It’s a no-brainer, right? Joseph was a carpenter. The Gospels tell us he was a carpenter. Tradition tells us he was a carpenter. End of discussion.
Not so fast.
The Gospel of Matthew is the only place that mentions Joseph’s occupation and that in the context of identifying Jesus: “Is this not the carpenter’s son?”
We tend to identify carpenters as people who build houses. But houses in first-century Israel, as in much of the Middle East, were never built of wood because there simply wasn’t enough timber for construction purposes. Stones (and mud bricks) were the more common building materials. Joseph couldn’t have been building wooden homes.
A deeper clue to his line of work lies in Matthew use of the word tekton. Coming from the same root as our words, technology and technical, this word is not exclusively limited to woodworking in the same way our word carpenter is. In fact, the Greek refers to a skilled artisan who works in a variety of materials including iron, stone, and wood. What’s more, it can also carry the connotation of something like a general contractor who could have several people working under him.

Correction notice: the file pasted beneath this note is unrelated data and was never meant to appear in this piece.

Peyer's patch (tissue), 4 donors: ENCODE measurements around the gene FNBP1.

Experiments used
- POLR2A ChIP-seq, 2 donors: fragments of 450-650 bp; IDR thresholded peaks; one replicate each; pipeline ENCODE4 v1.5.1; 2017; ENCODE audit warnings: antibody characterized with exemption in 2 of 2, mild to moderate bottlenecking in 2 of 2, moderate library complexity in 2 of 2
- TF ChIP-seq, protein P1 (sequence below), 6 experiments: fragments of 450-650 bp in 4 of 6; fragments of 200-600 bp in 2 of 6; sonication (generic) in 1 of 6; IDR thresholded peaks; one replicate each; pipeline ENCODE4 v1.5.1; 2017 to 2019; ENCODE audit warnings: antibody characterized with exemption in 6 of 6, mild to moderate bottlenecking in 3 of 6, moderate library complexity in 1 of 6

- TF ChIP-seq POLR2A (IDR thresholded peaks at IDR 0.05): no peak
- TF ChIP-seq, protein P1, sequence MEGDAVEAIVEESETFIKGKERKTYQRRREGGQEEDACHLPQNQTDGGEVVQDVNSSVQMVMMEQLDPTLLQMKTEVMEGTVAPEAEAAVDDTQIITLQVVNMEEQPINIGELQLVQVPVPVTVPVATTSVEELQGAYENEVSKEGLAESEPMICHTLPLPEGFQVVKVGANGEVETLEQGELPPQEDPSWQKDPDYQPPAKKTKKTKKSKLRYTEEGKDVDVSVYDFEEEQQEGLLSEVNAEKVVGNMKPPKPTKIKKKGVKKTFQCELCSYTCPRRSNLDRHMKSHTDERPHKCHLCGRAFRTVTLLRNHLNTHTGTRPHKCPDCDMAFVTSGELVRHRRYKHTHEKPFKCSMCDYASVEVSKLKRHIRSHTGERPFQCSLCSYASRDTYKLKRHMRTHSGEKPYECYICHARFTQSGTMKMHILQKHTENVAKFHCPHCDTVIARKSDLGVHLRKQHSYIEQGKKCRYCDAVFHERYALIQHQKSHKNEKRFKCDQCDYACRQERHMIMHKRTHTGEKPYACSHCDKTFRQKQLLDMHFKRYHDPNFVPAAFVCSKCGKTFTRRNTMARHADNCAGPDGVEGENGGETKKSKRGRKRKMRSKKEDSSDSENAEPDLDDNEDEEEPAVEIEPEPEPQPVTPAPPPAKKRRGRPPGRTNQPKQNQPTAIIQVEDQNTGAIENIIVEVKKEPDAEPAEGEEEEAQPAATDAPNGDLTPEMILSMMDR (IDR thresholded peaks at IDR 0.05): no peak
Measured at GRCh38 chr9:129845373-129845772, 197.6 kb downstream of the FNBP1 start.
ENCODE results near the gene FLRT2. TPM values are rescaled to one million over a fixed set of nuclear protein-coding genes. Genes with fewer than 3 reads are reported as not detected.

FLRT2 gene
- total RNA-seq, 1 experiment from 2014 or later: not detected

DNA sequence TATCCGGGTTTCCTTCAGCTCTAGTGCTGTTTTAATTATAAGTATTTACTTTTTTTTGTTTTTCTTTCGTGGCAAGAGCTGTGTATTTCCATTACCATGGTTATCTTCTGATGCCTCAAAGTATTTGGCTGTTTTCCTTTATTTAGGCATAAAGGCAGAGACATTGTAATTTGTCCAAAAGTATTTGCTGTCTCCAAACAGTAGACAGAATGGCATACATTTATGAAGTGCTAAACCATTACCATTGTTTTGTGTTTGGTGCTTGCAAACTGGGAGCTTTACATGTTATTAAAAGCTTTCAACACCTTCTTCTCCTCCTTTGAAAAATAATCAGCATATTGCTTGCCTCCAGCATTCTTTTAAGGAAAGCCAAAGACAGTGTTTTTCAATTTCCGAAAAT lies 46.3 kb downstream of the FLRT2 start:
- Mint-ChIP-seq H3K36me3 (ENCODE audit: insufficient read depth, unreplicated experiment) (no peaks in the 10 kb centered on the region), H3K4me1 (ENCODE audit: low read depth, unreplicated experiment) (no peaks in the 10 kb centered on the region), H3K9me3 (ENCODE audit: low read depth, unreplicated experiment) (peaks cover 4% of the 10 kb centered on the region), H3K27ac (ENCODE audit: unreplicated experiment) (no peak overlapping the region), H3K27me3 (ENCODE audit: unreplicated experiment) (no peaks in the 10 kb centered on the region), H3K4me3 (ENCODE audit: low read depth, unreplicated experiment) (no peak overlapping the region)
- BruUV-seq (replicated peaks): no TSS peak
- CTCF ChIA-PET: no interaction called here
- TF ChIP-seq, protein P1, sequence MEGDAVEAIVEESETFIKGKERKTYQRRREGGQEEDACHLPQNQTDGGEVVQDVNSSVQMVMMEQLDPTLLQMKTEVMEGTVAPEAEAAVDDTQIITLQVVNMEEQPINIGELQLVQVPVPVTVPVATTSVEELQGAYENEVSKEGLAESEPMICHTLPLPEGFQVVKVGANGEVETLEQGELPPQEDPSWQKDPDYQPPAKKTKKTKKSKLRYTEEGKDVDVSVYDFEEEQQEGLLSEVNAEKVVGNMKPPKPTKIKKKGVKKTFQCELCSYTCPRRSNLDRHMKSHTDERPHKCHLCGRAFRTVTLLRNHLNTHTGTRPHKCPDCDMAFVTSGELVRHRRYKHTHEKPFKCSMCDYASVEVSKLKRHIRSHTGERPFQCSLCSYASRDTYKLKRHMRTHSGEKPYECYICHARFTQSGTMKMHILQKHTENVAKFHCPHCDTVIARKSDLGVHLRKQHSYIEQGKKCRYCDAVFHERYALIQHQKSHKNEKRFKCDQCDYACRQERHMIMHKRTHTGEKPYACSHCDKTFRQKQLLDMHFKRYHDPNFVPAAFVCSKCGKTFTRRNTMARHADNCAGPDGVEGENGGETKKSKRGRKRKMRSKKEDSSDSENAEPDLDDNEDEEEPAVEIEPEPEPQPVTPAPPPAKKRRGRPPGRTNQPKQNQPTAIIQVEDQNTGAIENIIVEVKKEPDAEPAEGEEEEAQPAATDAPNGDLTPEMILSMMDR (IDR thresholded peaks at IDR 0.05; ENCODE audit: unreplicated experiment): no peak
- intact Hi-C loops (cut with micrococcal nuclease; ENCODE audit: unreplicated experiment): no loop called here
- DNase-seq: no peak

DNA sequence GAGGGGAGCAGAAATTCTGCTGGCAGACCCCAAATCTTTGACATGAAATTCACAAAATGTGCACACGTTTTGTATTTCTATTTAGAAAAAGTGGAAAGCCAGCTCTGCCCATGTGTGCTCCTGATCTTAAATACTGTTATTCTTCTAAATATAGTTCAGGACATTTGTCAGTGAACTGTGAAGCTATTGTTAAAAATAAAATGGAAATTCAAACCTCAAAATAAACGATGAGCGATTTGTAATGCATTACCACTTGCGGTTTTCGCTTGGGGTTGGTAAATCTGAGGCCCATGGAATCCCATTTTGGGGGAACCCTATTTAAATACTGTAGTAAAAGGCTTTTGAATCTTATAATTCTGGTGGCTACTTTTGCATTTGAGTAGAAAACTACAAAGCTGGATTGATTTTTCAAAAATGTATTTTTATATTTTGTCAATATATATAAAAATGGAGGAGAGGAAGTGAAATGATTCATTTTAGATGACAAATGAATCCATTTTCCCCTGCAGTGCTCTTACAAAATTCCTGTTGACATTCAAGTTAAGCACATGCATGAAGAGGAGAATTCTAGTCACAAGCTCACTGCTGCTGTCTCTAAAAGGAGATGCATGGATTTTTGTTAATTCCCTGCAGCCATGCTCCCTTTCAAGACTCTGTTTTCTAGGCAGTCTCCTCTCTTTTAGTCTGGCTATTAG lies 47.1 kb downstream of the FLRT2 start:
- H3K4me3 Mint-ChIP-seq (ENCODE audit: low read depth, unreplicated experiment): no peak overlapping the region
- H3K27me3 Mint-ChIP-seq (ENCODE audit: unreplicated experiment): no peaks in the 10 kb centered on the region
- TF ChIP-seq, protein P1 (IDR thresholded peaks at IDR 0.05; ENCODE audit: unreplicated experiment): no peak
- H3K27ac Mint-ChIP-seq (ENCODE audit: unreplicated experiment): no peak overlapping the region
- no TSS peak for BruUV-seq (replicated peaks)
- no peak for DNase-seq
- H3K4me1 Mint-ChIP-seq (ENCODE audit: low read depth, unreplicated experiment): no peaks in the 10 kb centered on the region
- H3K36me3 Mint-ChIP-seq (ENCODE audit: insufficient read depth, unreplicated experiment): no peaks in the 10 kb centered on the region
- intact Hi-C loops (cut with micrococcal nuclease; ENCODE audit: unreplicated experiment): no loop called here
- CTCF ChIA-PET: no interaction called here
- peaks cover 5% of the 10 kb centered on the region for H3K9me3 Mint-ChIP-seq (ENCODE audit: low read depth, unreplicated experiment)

So already, the image of Joseph as a man toiling away in a little workshop making domestic items must be revisited. (Don’t forget Nazareth was a tiny village. There would only be so many stools, benches, yokes, and plows that could be used by the local population.) He might have been the village craftsman, a man who could build a stone house, forge metal tools, carve wooden items, and generally do whatever skilled labor that was needed, but that means he was more than merely a “carpenter.”
But that might not quite be right either.
Nazareth was only about four miles from the larger town of Sepphoris, which was undergoing extensive reconstruction after being destroyed by the Romans in 4 BC. It is perfectly conceivable that Joseph (and later Jesus) would make the relatively short walk to Sepphoris to work on major projects. From a purely practical financial aspect, it would make much more sense to have a steady source of income rather than sporadic village projects.
So, what did Joseph do? He knew what it was like to provide an income for his family through “the work of human hands.” It doesn’t really matter if he worked in wood or stone, if he worked alone or had employees, or if he stayed in the village or worked on major Roman construction projects. He was a “worker” and that is how we have honored him through the centuries.
Saint Joseph, guardian of Jesus and chaste husband of Mary, you passed your life in loving fulfilment of duty. You supported the holy family of Nazareth with the work of your hands.
–Pope St. John XXIII
Saint Joseph, may we always remember the dignity of work and respect the dignity of workers by providing living wages and safe working conditions. Amen.